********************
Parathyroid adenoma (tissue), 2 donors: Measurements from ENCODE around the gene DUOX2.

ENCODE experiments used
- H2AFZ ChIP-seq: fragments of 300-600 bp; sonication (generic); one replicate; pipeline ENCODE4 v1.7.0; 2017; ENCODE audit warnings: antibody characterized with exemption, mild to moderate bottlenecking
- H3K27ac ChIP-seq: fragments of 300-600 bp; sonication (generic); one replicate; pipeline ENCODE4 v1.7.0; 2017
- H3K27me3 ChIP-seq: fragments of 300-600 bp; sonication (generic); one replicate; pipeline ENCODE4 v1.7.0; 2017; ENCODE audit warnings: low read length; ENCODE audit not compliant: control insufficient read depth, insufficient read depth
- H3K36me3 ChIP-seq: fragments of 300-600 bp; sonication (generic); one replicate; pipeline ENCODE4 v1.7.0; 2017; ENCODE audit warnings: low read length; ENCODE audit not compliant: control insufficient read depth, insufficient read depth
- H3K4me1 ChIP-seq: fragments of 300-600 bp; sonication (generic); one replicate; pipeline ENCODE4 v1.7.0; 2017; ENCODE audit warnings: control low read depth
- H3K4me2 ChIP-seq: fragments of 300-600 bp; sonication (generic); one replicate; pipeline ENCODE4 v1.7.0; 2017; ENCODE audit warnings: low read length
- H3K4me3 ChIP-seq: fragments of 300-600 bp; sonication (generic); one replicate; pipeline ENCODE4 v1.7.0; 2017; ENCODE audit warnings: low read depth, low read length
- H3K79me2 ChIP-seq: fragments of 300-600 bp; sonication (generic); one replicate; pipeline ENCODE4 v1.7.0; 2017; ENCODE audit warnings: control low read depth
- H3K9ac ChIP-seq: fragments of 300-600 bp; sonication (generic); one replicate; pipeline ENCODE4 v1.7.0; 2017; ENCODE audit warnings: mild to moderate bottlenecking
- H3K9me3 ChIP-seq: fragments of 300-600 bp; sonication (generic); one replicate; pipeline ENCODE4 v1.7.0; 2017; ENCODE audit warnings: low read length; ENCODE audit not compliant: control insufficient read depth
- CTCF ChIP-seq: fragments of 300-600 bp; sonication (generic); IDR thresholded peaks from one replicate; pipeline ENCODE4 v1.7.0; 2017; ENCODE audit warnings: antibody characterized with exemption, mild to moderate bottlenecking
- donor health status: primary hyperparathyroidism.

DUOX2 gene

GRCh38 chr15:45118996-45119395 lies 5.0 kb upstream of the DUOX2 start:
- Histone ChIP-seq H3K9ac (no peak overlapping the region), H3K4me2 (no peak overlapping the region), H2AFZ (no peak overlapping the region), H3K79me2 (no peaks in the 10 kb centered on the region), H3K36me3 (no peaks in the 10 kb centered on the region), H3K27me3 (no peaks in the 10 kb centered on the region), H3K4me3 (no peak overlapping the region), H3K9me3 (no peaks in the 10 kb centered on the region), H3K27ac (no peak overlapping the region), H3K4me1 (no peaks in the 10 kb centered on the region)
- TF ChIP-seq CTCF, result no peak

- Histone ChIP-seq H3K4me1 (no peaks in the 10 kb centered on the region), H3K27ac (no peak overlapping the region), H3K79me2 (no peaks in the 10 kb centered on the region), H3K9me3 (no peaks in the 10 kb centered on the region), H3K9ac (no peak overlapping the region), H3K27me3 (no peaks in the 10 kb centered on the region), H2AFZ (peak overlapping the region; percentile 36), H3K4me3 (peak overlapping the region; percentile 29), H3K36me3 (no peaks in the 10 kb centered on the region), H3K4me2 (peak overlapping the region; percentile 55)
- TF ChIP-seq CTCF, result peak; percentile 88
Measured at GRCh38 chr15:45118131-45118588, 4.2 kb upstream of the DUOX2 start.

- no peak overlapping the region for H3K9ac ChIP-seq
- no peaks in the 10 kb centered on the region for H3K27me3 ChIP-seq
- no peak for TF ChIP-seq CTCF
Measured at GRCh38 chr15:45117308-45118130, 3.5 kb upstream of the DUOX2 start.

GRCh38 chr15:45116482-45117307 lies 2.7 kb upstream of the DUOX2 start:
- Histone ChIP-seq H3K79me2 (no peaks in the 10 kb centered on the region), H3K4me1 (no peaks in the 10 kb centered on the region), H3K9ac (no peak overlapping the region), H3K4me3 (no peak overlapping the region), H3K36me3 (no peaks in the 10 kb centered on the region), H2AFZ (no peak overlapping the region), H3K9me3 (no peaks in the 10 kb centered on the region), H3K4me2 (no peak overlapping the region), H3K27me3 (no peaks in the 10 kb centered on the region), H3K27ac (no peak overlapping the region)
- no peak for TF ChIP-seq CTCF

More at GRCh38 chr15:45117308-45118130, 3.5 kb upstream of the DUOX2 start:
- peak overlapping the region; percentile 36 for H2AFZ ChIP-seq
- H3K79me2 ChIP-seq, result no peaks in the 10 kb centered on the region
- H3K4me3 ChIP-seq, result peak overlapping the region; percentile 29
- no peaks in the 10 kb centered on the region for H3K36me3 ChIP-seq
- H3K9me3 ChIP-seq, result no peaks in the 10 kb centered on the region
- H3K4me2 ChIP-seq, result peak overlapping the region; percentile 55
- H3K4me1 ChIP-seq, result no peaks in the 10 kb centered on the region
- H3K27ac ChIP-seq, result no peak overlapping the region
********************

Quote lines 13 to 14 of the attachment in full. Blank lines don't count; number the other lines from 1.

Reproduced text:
- CTCF ChIP-seq: fragments of 300-600 bp; sonication (generic); IDR thresholded peaks from one replicate; pipeline ENCODE4 v1.7.0; 2017; ENCODE audit warnings: antibody characterized with exemption, mild to moderate bottlenecking
- donor health status: primary hyperparathyroidism.